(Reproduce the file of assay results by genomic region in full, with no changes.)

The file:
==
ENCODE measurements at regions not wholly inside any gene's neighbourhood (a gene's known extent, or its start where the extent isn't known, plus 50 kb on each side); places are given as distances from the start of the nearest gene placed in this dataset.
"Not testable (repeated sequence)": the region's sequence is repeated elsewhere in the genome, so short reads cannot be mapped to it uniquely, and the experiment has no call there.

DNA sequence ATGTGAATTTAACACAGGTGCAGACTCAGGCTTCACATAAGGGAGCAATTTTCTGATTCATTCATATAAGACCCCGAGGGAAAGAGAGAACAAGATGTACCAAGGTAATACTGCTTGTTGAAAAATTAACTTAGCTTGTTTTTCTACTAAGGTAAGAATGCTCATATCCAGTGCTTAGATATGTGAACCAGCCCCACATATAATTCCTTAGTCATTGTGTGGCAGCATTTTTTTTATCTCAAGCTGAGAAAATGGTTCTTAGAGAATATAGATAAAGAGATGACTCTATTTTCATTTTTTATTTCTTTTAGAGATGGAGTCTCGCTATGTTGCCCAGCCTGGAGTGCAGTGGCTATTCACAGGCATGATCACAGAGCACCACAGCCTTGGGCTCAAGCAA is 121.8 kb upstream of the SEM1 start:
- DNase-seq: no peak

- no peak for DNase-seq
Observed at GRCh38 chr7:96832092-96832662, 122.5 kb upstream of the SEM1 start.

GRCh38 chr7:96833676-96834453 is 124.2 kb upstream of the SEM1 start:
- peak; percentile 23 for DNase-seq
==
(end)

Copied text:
ENCODE measurements at regions not wholly inside any gene's neighbourhood (a gene's known extent, or its start where the extent isn't known, plus 50 kb on each side); places are given as distances from the start of the nearest gene placed in this dataset.
"Not testable (repeated sequence)": the region's sequence is repeated elsewhere in the genome, so short reads cannot be mapped to it uniquely, and the experiment has no call there.

DNA sequence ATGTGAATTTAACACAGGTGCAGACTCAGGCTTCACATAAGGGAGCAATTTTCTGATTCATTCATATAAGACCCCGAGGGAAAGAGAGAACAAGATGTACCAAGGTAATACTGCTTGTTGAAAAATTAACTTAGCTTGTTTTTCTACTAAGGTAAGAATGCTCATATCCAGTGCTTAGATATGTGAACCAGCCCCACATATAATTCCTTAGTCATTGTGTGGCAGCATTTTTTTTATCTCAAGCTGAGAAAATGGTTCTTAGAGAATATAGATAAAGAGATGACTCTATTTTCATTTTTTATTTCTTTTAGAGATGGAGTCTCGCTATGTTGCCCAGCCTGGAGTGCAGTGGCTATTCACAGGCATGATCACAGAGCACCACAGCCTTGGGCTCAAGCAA is 121.8 kb upstream of the SEM1 start:
- DNase-seq: no peak

- no peak for DNase-seq
Observed at GRCh38 chr7:96832092-96832662, 122.5 kb upstream of the SEM1 start.

GRCh38 chr7:96833676-96834453 is 124.2 kb upstream of the SEM1 start:
- peak; percentile 23 for DNase-seq